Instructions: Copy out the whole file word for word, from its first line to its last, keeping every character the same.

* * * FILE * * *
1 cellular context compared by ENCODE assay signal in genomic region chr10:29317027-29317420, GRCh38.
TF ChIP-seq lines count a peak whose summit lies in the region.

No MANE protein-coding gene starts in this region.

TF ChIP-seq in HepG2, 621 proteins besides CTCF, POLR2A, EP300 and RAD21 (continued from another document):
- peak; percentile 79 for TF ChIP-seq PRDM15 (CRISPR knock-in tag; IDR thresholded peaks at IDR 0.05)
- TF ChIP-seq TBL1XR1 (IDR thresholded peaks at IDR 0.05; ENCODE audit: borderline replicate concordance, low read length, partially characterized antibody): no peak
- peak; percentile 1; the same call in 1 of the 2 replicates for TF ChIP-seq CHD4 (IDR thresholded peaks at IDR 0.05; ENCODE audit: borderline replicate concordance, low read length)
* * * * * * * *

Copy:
1 cellular context compared by ENCODE assay signal in genomic region chr10:29317027-29317420, GRCh38.
TF ChIP-seq lines count a peak whose summit lies in the region.

No MANE protein-coding gene starts in this region.

TF ChIP-seq in HepG2, 621 proteins besides CTCF, POLR2A, EP300 and RAD21 (continued from another document):
- peak; percentile 79 for TF ChIP-seq PRDM15 (CRISPR knock-in tag; IDR thresholded peaks at IDR 0.05)
- TF ChIP-seq TBL1XR1 (IDR thresholded peaks at IDR 0.05; ENCODE audit: borderline replicate concordance, low read length, partially characterized antibody): no peak
- peak; percentile 1; the same call in 1 of the 2 replicates for TF ChIP-seq CHD4 (IDR thresholded peaks at IDR 0.05; ENCODE audit: borderline replicate concordance, low read length)